Blindness separates us from things, but deafness separates us from people.
My life changed last week, in a big way. I’ll tell you how, shortly.
First off, some background: as a child, I suffered from frequent ear infections. It seemed that every cough, wheeze, or sneeze heralded a virus that ended up lodged deeply and aching in my middle ear, where my only relief was couch time with glycerin drops and a heating pad. I spent a lot of time on that couch. During that time, I realized that I always had a ringing or buzzing in my ears that nobody could hear but me. My father had it, too, and he taught me the name for it: tinnitus. When my elementary school administered hearing tests to the students, I was sent home with a note to my parents, encouraging them to take me to a doctor for further examination.
I remember having the hearing test with the booth and the headphones and the tones of varying range and volume. When I came out, the doctor showed me what he called my ‘cookie-bite’ hearing loss: normal hearing at the low and high ends of the spectrum, but a deep U-shape curve in the middle, demonstrating mid-range hearing problems. The mid-range is where conversation takes place. He explained to me and my parents that I had ‘nerve damage’ hearing loss, and he said there was nothing that could be done about it.
Over time, I got used to not hearing what others heard, and I tried to become a better listener to compensate. I would sit at the front of class in school and take copious notes. I tried to focus closely on what people said, and it helped a lot if I could see their faces. I often asked people to repeat what they had said, or I would ask a person beside me to relay the information. Before long, it was second nature to me to compensate for my bad ears.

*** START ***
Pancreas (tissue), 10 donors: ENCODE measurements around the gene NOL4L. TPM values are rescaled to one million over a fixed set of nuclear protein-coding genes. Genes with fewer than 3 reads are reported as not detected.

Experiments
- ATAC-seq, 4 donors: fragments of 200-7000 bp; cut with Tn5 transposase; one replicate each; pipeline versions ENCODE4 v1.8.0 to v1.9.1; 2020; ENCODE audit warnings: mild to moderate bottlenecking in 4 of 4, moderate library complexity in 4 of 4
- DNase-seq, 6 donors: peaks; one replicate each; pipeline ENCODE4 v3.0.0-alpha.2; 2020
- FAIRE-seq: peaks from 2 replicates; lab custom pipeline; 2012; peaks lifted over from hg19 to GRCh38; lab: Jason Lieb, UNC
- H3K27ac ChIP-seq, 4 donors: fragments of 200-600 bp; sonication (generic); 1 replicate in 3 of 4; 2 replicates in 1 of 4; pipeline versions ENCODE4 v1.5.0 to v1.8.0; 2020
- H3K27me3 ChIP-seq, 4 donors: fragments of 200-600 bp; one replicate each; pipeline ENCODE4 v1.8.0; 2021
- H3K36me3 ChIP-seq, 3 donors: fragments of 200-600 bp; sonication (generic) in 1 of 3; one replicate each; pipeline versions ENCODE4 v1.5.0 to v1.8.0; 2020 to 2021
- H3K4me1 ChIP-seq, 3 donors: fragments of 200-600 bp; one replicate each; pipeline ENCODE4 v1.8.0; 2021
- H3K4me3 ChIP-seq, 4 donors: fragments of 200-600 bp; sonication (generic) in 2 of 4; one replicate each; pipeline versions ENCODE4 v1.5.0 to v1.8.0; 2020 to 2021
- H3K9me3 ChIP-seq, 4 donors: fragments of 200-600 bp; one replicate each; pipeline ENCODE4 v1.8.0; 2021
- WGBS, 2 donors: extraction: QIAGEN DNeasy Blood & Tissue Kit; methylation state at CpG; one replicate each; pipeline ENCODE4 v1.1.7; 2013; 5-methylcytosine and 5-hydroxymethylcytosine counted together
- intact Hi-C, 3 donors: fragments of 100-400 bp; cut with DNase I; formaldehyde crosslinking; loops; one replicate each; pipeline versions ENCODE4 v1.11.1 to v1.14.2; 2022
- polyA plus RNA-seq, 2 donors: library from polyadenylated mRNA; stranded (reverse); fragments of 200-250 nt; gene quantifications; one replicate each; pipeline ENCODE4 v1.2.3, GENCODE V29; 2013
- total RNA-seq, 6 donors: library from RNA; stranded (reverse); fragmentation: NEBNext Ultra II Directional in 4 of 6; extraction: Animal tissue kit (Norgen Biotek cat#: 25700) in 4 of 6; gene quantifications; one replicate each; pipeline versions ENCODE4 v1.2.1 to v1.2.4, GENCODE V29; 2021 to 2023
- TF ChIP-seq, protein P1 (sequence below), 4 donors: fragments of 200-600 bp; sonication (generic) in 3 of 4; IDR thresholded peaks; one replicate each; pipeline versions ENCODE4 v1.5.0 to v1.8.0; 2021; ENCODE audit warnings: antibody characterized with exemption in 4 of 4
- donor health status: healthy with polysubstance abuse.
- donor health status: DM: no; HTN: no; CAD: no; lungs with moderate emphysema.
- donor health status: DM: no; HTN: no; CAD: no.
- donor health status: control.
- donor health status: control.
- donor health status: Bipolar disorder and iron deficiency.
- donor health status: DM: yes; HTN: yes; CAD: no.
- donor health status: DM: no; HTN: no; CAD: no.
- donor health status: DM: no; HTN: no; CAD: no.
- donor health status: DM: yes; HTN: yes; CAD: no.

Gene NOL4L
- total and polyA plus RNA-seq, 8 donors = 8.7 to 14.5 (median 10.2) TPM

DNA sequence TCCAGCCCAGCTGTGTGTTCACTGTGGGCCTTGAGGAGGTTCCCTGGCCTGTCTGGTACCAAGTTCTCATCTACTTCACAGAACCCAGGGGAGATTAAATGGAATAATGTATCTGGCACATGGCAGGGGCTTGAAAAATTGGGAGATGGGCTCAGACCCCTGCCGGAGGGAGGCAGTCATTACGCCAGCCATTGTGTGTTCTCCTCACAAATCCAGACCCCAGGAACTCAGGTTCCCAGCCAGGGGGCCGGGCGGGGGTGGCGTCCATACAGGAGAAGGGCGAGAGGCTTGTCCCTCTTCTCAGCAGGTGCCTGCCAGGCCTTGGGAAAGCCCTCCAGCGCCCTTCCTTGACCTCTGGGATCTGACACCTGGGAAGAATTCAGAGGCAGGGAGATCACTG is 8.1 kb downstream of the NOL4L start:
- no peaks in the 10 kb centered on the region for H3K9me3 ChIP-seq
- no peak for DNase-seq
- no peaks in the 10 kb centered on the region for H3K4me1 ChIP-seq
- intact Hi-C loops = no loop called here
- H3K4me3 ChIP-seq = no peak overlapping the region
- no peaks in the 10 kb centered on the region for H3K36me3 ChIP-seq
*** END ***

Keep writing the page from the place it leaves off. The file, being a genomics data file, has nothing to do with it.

Fast forward to a little more than ten years ago. I was sitting at my desk at home when suddenly it felt like someone had come up behind me and tipped my chair backward. I called out to my husband and clung to my desk for dear life before realizing I wasn’t tipping over and there wasn’t anyone behind me.
Mr. Stuck came to help me out of my chair, and I soon realized that my balance was gone, my vision was distorted, and the room felt like it had gone sideways. Any movement of my head caused a swell of nausea; I told him to take me to the bathroom in case I had to throw up. Fortunately, that didn’t happen, but I sat on the bathroom floor against the wall for half an hour, trying to figure out what had just happened to me. Mr. Stuck put me to bed, where the vertigo eventually calmed down.
I went to the doctor and after several different tests was diagnosed with Meniere’s Disease (MD). Meniere’s is a disorder of the inner ear, characterized by vertigo, ringing in the ears, a feeling of ‘fullness’ in the ear, and progressive, intermittent hearing loss. It can be treatable, but is not curable. I noticed that when I had a vertigo episode, it seemed as though my ears were stuffed with cotton. I read everything about MD that I could get my hands on; all of it said the same thing: most sufferers will experience intermittent temporary hearing loss, but for some, the loss would be permanent. Great — just great.
To be continued in Part II…
photo credit uppityrib